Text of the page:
Smoking Increases the Risk of Complications in Bone Fracture Healing

Guidelines for bone fracture management are sparse regarding the effect smoking and alcohol consumption may have on the healing process. Investigators searched for a more definitive analysis.

Postoperative wound infections and bone healing complications after nonpathological fracture surgery are higher in smokers vs nonsmokers. These findings, from a systematic review and meta-analysis, were published in EClinicalMedicine.

Several medical publication databases were searched through August 2021 for the effect of smoking or drinking alcohol on infections and nonunion rates healing following surgery for nonpathological fractures. A total of 122 studies were included in the qualitative analysis, with 71 studies eligible for the quantitative synthesis.

The majority of studies were conducted in North America (37%), Europe (35%), Asia (27%), and Africa (1%). About 34% of the studies had ≤100 patients, and 29% had between 101 and 300 patients.

Nonunion rates were higher among smokers compared with nonsmokers (odds ratio [OR], 2.50; 95% CI, 1.73-3.61; P <.0001; I2=64%). No effect was observed for delayed union rates in smokers vs nonsmokers (OR, 1.35; 95% CI, 0.51-3.59; P =.55; I2=0%). Time to union did not differ on the basis of smoking (mean difference [MD], 0.52 weeks, 95% CI, -1.29 to 2.33; P =.57; I2=0%).

Patients who smoked had an increased risk for deep surgical site infection (OR, 2.04; 95% CI, 1.68-2.48; P <.0001; I2=0%) and undefined surgical site infection (OR, 3.11; 95% CI, 2.09-4.63; P <.0001; I2= 66%) vs nonsmokers. No relationship was observed between smoking and superficial surgical site infection (OR, 1.27; 95% CI, 0.73-2.21; P =.39; I2= 0%) or normal union (OR, 1.60; 95% CI, 0.78-3.26; P =.20; I2=0%).

Cessation from smoking for ≥4 weeks (OR, 0.37; 95% CI, 0.16-0.89; P =.03; I2=49%) or ≥6 weeks (OR, 0.22; 95% CI, 0.06-0.83; P =.03; I2=47%) prior to surgery decreased postsurgical wound infection rates compared with continuous smokers. However, no significant difference was found when preoperative smoking cessation ≥4 weeks (OR, 1.19; 95% CI, 0.43-3.32; P =.74; I2=79%) was compared with the nonsmoking group.  An impaired wound healing rate was increased in smoking cessation ≥4 weeks before surgery (OR, 1.93; 95% CI, 1.17-3.20; P =.01; I2=0%) compared with nonsmokers. No significant difference was found ≥4-weeks smoking cessation before surgery for decreasing hematoma risk compared with continuous smoking (OR, 0.36; 95% CI, 0.11-1.20; P =.10; I2=0%).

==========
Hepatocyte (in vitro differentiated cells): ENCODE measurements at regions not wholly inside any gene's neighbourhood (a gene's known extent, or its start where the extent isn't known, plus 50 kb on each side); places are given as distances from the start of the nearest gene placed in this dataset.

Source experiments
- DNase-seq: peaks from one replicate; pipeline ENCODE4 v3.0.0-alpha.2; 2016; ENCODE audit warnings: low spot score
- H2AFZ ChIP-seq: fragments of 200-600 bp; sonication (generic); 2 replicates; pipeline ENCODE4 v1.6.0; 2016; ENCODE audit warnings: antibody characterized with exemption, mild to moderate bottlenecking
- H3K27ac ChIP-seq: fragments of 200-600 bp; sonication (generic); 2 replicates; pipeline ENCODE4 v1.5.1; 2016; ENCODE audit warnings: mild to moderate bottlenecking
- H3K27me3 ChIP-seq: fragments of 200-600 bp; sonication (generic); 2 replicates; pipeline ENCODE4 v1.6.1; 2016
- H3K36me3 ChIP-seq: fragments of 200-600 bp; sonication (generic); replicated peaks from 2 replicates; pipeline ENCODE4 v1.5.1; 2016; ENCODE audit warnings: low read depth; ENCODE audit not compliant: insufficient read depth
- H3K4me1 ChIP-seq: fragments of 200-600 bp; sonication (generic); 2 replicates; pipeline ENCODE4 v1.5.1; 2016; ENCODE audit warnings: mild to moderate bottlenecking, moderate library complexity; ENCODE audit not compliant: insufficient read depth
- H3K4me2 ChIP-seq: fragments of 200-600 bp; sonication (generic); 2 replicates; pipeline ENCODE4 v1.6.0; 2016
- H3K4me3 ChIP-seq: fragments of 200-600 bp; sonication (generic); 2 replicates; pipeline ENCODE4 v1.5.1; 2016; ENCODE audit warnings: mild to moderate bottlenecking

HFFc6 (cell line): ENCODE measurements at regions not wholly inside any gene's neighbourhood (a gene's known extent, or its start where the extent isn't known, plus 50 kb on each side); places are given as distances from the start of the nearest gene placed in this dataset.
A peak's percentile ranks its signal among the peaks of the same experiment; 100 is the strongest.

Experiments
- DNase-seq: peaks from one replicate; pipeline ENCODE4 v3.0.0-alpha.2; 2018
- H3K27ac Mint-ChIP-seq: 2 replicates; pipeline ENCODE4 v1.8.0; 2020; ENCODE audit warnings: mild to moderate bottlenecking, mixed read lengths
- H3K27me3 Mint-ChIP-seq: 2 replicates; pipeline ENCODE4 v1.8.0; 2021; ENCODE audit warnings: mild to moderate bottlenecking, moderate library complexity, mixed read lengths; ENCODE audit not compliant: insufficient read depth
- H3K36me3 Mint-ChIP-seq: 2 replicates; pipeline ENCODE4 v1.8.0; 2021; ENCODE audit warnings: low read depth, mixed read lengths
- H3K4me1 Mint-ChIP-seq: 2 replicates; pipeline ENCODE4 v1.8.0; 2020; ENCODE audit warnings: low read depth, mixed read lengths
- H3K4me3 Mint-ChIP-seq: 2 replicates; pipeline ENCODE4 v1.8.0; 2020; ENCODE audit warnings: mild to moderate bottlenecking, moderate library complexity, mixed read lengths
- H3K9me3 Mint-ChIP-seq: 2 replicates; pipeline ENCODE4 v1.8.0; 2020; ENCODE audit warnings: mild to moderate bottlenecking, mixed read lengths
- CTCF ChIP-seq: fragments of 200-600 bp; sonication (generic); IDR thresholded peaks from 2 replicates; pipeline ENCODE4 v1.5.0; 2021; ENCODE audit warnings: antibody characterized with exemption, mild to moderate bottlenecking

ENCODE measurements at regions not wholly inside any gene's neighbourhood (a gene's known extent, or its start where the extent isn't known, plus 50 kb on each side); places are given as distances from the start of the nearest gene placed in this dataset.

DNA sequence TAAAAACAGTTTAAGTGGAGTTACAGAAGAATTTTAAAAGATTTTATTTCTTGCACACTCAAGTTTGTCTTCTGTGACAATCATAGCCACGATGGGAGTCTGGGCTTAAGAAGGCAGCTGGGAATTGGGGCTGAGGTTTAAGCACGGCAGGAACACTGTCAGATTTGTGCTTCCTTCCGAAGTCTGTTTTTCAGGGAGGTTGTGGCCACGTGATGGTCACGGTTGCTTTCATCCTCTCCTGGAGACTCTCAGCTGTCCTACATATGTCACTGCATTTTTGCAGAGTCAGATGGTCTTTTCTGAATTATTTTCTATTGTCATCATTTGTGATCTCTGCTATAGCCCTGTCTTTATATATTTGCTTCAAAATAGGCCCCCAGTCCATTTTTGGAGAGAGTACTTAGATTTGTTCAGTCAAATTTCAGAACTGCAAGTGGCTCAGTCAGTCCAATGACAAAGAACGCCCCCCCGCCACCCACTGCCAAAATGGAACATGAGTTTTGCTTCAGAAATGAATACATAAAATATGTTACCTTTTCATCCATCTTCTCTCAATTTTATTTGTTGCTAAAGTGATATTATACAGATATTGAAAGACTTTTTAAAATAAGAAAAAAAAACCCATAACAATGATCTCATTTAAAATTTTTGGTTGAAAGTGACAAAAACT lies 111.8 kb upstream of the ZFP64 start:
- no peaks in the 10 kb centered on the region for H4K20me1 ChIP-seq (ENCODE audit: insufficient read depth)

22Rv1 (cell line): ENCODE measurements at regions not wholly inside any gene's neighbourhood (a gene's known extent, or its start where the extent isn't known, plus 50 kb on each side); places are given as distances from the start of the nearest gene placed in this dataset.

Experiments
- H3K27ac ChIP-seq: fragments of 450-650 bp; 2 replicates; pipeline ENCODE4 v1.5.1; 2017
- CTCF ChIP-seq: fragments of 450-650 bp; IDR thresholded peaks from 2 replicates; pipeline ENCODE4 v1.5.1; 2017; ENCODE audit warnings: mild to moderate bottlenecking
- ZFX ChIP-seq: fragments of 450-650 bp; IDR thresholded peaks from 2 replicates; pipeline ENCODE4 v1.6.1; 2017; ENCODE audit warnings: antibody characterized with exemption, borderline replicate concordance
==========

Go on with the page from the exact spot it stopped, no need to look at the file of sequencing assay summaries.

Alcohol consumption did not significantly affect nonunion of fractures (OR, 0.97; 95% CI, 0.40-2.38; P =.95), but time to union was longer among alcohol drinkers (MD, 12.85 weeks; 95% CI, 1.23-24.47; P =.03).

No statistically significant difference between alcohol drinkers and nondrinkers was found in deep surgical site infection rates (OR, 1.02; 95% CI, 0.64-1.62; P =.94; I2=0%) nor was undefined surgical site infection rates (OR, 1.28; 95% CI, 0.81-2.03; P =.29; I2=60%). Investigators noted that a meta-analysis on malunion in these groups could not be conducted due to insufficient data.

This analysis may have been limited as not all studies adjusted for confounders.

“Smoking is associated with higher rates of nonunion and deep surgical site infection after nonpathological fracture treatment,” the study authors concluded. “Smoking cessation [4 or more] weeks before surgery is associated with a decreased rate of postoperative wound infection.”


Xu B, Anderson DB, Park E-S, Chen L, Lee JH. The influence of smoking and alcohol on bone healing: systematic review and meta-analysis of nonpathological fractures. EClinicalMedicine. 2021;42:101179. doi:10.1016/j.eclinm.2021.101179